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Feds voice support for Kinder Morgan with claims Burnaby is stalling

Last Updated Nov 10, 2017 at 1:04 pm PST

(iStock Photo)
Summary

Construction on the part of the project is already underway

City of Burnaby has intervener status in a court case against the Trans Mountain

OTTAWA, ON. (NEWS 1130) – As Burnaby tries to halt the Trans Mountain pipeline expansion from going forward, Canada’s natural resources minister is reaffirming his support for the project.

In a conference call with reporters from Paris, Jim Carr reiterated the federal government’s position that it will be good for all of Canada if the project moves ahead. “I think it’s important that Canada knows why the Government of Canada approved the Trans Mountain expansion, I think the reasons are compelling,” Carr said Wednesday.

Burnaby has opted not to issue work permits for the project, prompting Kinder Morgan and the Alberta and Saskatchewan governments to ask the National Energy Board to ensure work moves forward.

The city, however, has insisted it’s following regulatory processes and has even asked for an apology for the suggestion it’s slowing the process down on purpose.

“I would be happy to send that message to all Canadians as I do,” says Carr, noting the 15,000-plus jobs it will create primarily in British Columbia and Alberta.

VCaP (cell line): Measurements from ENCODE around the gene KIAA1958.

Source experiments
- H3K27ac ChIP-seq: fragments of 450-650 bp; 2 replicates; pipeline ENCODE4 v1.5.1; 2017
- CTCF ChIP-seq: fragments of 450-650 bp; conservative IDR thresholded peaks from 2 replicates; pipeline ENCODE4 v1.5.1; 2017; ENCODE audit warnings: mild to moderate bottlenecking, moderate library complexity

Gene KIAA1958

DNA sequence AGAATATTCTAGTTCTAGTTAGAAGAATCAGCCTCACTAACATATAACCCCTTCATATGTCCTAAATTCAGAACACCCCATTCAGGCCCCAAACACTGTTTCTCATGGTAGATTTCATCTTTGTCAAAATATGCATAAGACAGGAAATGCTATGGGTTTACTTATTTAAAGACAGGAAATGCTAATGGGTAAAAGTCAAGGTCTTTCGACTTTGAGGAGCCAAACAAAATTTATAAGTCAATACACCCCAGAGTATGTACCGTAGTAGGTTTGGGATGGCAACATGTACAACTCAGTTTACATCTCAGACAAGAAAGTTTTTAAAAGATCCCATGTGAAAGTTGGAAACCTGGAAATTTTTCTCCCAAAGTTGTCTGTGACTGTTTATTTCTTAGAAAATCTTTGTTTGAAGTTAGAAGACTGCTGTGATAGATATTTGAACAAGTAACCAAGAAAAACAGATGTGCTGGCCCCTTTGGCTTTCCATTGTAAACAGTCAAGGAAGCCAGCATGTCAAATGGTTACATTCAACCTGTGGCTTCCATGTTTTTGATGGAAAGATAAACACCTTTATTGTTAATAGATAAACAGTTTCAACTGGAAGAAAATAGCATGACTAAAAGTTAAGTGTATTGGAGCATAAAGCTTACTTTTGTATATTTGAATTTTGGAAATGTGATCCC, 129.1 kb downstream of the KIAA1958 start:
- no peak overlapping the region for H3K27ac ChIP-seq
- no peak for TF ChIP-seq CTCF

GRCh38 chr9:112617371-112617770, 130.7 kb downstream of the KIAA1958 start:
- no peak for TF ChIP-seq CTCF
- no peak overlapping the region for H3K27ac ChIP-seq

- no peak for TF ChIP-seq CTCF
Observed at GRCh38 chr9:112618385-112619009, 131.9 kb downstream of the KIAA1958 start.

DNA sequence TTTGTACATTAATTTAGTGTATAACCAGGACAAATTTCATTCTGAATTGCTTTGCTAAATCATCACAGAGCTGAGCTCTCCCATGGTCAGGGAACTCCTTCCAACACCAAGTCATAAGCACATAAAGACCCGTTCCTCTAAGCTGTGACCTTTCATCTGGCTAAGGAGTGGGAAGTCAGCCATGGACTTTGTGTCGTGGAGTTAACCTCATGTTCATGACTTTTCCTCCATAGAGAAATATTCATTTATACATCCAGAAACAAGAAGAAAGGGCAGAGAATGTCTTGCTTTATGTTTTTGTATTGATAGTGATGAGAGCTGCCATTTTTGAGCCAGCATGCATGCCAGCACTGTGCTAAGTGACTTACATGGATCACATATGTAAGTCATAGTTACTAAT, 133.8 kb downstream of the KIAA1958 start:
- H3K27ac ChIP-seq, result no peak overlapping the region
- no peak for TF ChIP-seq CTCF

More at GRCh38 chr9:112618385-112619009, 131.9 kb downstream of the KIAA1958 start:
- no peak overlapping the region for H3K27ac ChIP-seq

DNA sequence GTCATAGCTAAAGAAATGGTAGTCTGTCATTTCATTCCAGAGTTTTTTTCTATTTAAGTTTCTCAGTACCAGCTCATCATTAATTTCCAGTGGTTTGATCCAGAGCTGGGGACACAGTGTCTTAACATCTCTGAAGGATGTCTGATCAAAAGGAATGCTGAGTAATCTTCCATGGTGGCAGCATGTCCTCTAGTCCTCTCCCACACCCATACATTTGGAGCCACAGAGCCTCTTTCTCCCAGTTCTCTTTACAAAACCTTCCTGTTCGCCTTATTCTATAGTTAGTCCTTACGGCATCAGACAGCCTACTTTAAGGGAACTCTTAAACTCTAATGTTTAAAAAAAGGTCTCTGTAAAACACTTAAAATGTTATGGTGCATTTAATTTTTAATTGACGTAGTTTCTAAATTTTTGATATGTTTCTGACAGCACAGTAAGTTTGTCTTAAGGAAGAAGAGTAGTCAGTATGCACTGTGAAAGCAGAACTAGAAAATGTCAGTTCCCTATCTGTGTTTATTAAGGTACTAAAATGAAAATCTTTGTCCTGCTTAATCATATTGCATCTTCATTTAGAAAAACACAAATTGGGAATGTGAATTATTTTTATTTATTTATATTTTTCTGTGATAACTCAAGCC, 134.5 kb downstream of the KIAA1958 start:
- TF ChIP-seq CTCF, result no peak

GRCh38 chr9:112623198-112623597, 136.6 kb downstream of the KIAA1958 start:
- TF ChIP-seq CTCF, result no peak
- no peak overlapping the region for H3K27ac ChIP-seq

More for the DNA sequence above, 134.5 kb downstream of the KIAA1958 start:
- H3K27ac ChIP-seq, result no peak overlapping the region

Alberta Premier Rachel Notley has announced she’ll be going on a stump tour to promote the project, as well as the overall energy industry and Carr was asked whether the feds should do the same. “She will travel across the country telling Canadians why she thinks it’s a good idea, not only for Alberta, for all of Canada,” he points out. “We share that conclusion.”

Burnaby is against the project and even has intervener status in a court case against the Trans Mountain pipeline.
Kinder Morgan fears delays will jeopardize the construction schedule.

In September, Kinder Morgan announced construction of the $7.4 billion project would begin and would take up to 28 months to complete. Work has begun on the terminal in Burnaby, which doesn’t require a permit. The project will triple capacity on the pipeline from the Edmonton area to Burnaby. The project was approved by the federal government last fall.

The BC NDP government has vowed to use “every tool available” to try to stop the expansion, but has admitted the options available to the province are limited.

Meantime, a non-profit group has abandoned a legal challenge of the Trans Mountain pipeline, saying losing the case could bankrupt the organization.

Duff Conacher of Democracy Watch says the advocacy group decided to withdraw its legal action after the BC Supreme Court judge assigned to the case suggested from the bench the premier was not responsible for the decision to grant environmental approval to Kinder Morgan’s pipeline expansion.

The original court action alleges that the decision to sanction the project was “tainted” by political donations made by its proponents to former premier Christy Clark and the BC Liberal party.

Democracy Watch and PIPE UP Network filed the documents early this year.

Conacher says many of the proponents had applied to intervene in the case and if the government won, they would have asked Democracy Watch to pay legal costs amounting to tens of thousands of dollars.